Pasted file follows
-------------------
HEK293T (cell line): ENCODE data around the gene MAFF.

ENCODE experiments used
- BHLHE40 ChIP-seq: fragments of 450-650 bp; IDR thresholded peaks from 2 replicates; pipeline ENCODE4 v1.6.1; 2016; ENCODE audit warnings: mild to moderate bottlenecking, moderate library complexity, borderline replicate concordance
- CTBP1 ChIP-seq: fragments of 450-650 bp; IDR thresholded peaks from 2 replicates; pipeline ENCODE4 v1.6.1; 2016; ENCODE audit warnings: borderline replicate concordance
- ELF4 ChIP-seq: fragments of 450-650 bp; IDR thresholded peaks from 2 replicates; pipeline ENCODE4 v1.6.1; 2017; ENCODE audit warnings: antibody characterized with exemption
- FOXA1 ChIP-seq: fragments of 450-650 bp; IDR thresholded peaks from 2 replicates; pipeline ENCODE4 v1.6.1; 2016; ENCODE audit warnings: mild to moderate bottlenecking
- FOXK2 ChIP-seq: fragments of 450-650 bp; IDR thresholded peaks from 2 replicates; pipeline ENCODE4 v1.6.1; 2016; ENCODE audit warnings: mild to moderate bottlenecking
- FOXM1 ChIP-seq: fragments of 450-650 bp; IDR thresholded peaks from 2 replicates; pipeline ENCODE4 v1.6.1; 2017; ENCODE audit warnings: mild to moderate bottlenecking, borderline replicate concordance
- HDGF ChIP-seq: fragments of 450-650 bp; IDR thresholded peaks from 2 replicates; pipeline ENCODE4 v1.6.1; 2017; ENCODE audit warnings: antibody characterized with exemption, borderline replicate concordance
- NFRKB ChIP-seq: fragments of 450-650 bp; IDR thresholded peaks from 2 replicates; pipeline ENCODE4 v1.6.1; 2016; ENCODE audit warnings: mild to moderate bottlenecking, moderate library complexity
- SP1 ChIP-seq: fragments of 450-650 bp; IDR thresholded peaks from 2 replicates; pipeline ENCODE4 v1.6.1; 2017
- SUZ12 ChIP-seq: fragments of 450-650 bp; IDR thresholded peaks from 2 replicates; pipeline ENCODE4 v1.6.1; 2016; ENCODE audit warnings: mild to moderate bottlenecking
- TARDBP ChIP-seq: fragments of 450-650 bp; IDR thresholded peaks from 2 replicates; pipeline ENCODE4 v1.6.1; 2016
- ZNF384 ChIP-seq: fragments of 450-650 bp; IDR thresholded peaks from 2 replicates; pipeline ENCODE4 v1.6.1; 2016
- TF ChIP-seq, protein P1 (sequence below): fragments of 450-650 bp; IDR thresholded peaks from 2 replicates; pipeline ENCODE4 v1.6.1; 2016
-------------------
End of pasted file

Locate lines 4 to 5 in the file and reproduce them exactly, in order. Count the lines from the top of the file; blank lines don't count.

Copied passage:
- CTBP1 ChIP-seq: fragments of 450-650 bp; IDR thresholded peaks from 2 replicates; pipeline ENCODE4 v1.6.1; 2016; ENCODE audit warnings: borderline replicate concordance
- ELF4 ChIP-seq: fragments of 450-650 bp; IDR thresholded peaks from 2 replicates; pipeline ENCODE4 v1.6.1; 2017; ENCODE audit warnings: antibody characterized with exemption